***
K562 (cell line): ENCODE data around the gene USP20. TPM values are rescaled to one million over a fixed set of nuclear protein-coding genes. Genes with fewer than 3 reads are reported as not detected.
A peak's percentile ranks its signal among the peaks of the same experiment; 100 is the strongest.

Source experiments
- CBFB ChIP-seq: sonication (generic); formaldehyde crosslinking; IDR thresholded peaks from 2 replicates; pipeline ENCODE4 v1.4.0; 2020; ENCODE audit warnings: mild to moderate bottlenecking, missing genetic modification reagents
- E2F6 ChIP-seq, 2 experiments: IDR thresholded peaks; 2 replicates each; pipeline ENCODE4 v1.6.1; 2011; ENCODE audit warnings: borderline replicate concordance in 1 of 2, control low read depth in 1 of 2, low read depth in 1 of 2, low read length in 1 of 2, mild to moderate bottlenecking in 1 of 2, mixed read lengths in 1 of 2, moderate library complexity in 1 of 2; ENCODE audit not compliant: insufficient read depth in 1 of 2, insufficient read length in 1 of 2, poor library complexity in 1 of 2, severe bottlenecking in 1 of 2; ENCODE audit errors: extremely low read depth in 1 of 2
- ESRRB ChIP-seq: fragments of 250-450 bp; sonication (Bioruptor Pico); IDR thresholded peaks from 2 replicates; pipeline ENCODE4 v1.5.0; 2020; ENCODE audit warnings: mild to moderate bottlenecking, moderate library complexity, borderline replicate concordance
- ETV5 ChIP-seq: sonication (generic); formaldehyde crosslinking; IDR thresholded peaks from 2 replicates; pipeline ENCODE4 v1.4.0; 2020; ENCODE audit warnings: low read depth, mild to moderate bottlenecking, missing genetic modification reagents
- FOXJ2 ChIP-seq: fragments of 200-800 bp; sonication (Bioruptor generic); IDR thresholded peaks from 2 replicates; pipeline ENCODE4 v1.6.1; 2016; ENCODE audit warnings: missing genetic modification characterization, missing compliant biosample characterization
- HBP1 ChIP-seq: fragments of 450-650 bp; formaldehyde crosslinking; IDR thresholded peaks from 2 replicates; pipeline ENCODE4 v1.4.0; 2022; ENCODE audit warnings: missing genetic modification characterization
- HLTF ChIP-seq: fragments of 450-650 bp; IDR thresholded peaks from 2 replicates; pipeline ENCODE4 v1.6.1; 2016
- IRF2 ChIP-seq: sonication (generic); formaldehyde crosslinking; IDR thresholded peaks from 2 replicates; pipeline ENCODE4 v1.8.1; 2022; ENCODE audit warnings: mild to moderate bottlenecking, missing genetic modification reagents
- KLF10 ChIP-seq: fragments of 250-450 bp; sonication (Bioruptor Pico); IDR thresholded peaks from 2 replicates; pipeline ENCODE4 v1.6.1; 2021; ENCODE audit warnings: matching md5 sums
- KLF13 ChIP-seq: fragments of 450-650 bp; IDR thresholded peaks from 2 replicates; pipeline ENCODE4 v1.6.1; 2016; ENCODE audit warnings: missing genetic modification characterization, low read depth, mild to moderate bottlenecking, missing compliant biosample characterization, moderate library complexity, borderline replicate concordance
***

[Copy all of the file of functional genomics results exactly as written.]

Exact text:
K562 (cell line): ENCODE data around the gene USP20. TPM values are rescaled to one million over a fixed set of nuclear protein-coding genes. Genes with fewer than 3 reads are reported as not detected.
A peak's percentile ranks its signal among the peaks of the same experiment; 100 is the strongest.

Source experiments
- CBFB ChIP-seq: sonication (generic); formaldehyde crosslinking; IDR thresholded peaks from 2 replicates; pipeline ENCODE4 v1.4.0; 2020; ENCODE audit warnings: mild to moderate bottlenecking, missing genetic modification reagents
- E2F6 ChIP-seq, 2 experiments: IDR thresholded peaks; 2 replicates each; pipeline ENCODE4 v1.6.1; 2011; ENCODE audit warnings: borderline replicate concordance in 1 of 2, control low read depth in 1 of 2, low read depth in 1 of 2, low read length in 1 of 2, mild to moderate bottlenecking in 1 of 2, mixed read lengths in 1 of 2, moderate library complexity in 1 of 2; ENCODE audit not compliant: insufficient read depth in 1 of 2, insufficient read length in 1 of 2, poor library complexity in 1 of 2, severe bottlenecking in 1 of 2; ENCODE audit errors: extremely low read depth in 1 of 2
- ESRRB ChIP-seq: fragments of 250-450 bp; sonication (Bioruptor Pico); IDR thresholded peaks from 2 replicates; pipeline ENCODE4 v1.5.0; 2020; ENCODE audit warnings: mild to moderate bottlenecking, moderate library complexity, borderline replicate concordance
- ETV5 ChIP-seq: sonication (generic); formaldehyde crosslinking; IDR thresholded peaks from 2 replicates; pipeline ENCODE4 v1.4.0; 2020; ENCODE audit warnings: low read depth, mild to moderate bottlenecking, missing genetic modification reagents
- FOXJ2 ChIP-seq: fragments of 200-800 bp; sonication (Bioruptor generic); IDR thresholded peaks from 2 replicates; pipeline ENCODE4 v1.6.1; 2016; ENCODE audit warnings: missing genetic modification characterization, missing compliant biosample characterization
- HBP1 ChIP-seq: fragments of 450-650 bp; formaldehyde crosslinking; IDR thresholded peaks from 2 replicates; pipeline ENCODE4 v1.4.0; 2022; ENCODE audit warnings: missing genetic modification characterization
- HLTF ChIP-seq: fragments of 450-650 bp; IDR thresholded peaks from 2 replicates; pipeline ENCODE4 v1.6.1; 2016
- IRF2 ChIP-seq: sonication (generic); formaldehyde crosslinking; IDR thresholded peaks from 2 replicates; pipeline ENCODE4 v1.8.1; 2022; ENCODE audit warnings: mild to moderate bottlenecking, missing genetic modification reagents
- KLF10 ChIP-seq: fragments of 250-450 bp; sonication (Bioruptor Pico); IDR thresholded peaks from 2 replicates; pipeline ENCODE4 v1.6.1; 2021; ENCODE audit warnings: matching md5 sums
- KLF13 ChIP-seq: fragments of 450-650 bp; IDR thresholded peaks from 2 replicates; pipeline ENCODE4 v1.6.1; 2016; ENCODE audit warnings: missing genetic modification characterization, low read depth, mild to moderate bottlenecking, missing compliant biosample characterization, moderate library complexity, borderline replicate concordance